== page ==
Iran stopped the hostilities between Azerbaijan and Armenia by sending Baku a stern warning against any border changes

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Iran stopped the hostilities between Azerbaijan and Armenia by sending Baku a stern warning against any border changes

Two years have passed since the 44-day Second Nagorno-Karabakh War, which broke out between the Republic of Azerbaijan and Armenia, concluded with the deployment of Russian peacekeeping forces to the conflict zone.
Hostilities flared up once again when Azeri troops struck Armenian fortifications, not in the disputed Nagorno-Karabakh region, but rather dangerously close to the Armenian border with Iran.
The situation at the Armenian-Azerbaijani frontier grew highly tense, according to a statement released by the Armenian Ministry of Defence on Tuesday at 8:00 a.m. local time.
According to the report, Azerbaijan bombarded civilian areas in Vardenis, Goris, Sotak, Artanish, Ishkhanasar, and Kapan using artillery, mortars, and drones. According to the Russian news agency Interfax, the Azeri forces continue to advance into Armenia’s internationally recognised territories.
Russia’s RIA Novosti news agency quoted Azerbaijani sources as saying that a ceasefire was implemented. However, the truce was short-lived, and furious combat resumed shortly afterwards.
To establish the underlying causes of recurring conflicts in the South Caucasus, it is imperative to evaluate the geopolitical events of the last several months.
Azerbaijan’s long-coveted ambition to have unrestricted access to its split part, the Nakhchivan Autonomous Republic, through the so-called “Zangezur Corridor” is the most salient factor in the continuance of tensions between Baku and Yerevan.
The crux of the problem, however, is that if implemented, the purported corridor that passes through Armenia’s Syunik province would sever Iran’s connections with Armenia.
Naturally, Armenia opposes this scenario because it constitutes a blatant violation of its sovereignty over a vital part of its territories and a disastrous shift in the geopolitics of the region. Iran’s supreme leader, Ayatollah Ali Khamenei, warned the regime in Baku against engaging in these risky provocations.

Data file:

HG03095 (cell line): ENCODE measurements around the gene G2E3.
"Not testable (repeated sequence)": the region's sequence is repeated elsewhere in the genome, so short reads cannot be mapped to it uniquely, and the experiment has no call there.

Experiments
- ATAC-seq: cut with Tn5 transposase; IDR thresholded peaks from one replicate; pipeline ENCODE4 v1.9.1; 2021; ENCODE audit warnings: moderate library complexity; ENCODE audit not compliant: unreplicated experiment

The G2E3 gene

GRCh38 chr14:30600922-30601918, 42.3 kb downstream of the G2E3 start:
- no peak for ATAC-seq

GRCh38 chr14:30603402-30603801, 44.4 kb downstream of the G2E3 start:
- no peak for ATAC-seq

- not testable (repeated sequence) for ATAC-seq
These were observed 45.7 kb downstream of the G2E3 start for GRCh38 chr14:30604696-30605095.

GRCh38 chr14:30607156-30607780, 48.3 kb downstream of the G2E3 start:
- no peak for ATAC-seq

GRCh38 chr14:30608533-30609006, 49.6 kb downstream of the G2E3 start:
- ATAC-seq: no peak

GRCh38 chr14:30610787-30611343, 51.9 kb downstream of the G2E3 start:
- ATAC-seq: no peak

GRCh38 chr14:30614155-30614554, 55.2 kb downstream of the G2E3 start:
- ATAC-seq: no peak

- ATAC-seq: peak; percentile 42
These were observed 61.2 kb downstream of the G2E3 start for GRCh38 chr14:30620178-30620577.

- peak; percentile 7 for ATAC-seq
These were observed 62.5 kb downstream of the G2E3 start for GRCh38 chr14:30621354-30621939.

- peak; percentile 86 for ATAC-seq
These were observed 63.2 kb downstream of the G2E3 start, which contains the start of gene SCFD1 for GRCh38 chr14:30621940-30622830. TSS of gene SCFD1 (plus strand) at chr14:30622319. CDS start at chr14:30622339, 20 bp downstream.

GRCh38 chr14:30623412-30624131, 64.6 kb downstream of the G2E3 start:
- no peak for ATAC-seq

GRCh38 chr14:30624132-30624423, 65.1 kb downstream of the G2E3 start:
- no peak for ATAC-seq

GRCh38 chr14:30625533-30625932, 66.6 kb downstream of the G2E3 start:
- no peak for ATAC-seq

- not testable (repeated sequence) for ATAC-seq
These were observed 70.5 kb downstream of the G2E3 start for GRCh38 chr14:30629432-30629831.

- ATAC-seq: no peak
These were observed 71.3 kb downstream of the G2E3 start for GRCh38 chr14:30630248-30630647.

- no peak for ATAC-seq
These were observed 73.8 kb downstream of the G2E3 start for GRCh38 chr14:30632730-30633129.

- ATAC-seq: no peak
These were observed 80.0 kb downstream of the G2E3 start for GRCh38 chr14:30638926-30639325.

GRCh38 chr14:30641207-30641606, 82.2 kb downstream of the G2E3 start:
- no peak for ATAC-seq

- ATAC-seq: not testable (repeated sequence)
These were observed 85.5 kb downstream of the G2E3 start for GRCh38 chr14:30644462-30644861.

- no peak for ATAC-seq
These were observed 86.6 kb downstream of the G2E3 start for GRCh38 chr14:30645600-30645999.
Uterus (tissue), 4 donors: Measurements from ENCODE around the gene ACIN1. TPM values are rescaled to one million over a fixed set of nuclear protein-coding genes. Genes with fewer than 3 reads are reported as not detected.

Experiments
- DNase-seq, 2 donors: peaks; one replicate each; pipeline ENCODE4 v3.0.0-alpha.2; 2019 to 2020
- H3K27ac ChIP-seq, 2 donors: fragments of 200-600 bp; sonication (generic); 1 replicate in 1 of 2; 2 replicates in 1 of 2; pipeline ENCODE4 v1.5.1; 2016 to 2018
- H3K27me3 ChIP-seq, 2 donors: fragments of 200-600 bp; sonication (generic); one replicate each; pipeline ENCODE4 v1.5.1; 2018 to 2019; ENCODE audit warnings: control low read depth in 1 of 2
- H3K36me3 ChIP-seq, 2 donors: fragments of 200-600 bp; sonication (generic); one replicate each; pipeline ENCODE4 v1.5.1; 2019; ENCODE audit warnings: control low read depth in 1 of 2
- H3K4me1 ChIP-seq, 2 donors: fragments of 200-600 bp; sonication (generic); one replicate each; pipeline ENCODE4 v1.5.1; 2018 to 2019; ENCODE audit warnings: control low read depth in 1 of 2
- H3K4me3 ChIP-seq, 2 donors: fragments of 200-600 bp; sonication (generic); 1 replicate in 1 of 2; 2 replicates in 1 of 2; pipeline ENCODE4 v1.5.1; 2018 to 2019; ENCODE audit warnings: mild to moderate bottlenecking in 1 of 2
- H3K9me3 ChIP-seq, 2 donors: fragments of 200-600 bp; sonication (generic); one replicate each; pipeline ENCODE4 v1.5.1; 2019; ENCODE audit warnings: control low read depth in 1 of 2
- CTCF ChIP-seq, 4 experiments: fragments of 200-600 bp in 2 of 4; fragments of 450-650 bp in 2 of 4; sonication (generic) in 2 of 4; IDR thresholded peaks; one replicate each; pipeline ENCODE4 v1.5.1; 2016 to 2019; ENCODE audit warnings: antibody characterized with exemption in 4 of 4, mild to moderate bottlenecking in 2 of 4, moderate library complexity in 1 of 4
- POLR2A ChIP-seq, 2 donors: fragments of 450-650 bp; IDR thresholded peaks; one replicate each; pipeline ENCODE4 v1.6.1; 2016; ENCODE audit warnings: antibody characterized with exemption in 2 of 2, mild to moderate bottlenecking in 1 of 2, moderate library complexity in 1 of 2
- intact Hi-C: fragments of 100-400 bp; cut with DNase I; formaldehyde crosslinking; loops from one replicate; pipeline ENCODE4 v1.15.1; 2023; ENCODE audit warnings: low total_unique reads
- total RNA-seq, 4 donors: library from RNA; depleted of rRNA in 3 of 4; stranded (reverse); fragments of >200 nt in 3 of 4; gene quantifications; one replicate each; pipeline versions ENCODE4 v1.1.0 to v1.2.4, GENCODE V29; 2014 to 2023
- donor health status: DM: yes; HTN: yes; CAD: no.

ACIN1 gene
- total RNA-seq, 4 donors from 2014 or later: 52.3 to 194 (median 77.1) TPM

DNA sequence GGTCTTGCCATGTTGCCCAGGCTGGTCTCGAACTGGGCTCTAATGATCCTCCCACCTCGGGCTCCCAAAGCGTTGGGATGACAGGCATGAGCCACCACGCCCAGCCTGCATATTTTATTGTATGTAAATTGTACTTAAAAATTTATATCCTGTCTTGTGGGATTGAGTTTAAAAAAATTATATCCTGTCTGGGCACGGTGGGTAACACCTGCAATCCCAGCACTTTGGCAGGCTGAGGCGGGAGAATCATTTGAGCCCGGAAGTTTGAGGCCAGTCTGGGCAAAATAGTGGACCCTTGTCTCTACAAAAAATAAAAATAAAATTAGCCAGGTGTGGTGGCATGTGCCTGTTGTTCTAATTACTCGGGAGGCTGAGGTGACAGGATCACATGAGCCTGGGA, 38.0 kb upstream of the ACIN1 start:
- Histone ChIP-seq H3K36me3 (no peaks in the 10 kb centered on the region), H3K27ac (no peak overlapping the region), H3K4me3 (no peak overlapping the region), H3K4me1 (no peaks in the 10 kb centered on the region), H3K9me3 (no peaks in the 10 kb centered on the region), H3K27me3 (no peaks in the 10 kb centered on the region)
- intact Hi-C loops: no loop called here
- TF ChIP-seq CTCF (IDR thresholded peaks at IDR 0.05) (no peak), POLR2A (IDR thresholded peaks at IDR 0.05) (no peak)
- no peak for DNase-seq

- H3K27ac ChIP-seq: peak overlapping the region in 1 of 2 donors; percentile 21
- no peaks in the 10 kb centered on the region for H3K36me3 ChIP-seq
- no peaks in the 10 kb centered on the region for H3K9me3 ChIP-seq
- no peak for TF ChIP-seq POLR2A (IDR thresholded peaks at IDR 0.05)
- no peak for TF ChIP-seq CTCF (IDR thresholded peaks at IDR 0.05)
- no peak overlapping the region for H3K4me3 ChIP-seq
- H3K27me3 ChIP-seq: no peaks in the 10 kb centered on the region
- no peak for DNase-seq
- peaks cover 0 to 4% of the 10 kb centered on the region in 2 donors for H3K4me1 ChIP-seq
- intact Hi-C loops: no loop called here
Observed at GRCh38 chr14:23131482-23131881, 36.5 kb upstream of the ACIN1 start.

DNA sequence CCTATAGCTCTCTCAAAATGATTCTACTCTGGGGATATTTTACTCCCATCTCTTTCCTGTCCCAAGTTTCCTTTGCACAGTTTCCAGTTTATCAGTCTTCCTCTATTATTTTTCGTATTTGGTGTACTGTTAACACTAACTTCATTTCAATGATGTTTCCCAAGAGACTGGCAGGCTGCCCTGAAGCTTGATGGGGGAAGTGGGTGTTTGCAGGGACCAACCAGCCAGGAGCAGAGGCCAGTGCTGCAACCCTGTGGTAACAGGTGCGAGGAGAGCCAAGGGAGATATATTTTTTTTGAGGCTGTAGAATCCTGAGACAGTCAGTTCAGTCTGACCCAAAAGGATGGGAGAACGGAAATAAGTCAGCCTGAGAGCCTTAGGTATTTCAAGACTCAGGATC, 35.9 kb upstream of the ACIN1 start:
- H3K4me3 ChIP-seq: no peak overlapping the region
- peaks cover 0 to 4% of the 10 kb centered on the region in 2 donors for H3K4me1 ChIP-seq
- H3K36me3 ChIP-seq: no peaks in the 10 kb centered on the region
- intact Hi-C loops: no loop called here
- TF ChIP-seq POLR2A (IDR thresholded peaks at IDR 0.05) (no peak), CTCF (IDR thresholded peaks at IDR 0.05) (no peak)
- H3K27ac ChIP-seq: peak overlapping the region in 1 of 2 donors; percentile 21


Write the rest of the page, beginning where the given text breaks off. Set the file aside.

In a recent phone call between Iranian President Ebrahim Raisi and Pashinyan, Mr Raisi reiterated Tehran’s unequivocal stance and stressed that Armenia’s national security is equally important to Iran.
The prompt cessation of hostilities is primarily attributed to Iran’s timely and steadfast backing for Armenia, which thwarted the interference of third parties such as Turkey and the Zionist authorities, thereby averting a potential military conflagration in the region.
Tural Sadıqlı, an Azeri political dissident, believes that by sending Azeri troops to their deaths, Ilham Aliyev is seeking to conceal Azerbaijan’s severe economic crisis and his own financial malfeasance through phoney patriotic gestures in front of the cameras.
Sadıqlı also slammed Aliyev for being a demagogue who secretly makes deals and lacks political transparency.
The other factor which gave Aliyev the audacity to reignite the hostilities with Yerevan was the EU’s meaningful silence since if the Zangezur Corridor is established, the Europeans would have another alternative energy supply to replace the Russian gas, which Moscow currently wields as a potent weapon against the EU and NATO.
Baku’s recent actions, with its greedy eyes on the south of Armenia, pose a grave geopolitical concern for Iran, and as Ayatollah Khamenei recently reminded Turkish President Erdoğan, Tehran cannot tolerate the closure of its ancient borders with Armenia. Tehran will undoubtedly react militarily if the Aliyev regime is determined to occupy the 38-kilometre-wide Jermuk region of Armenia to reach Nakhchivan.

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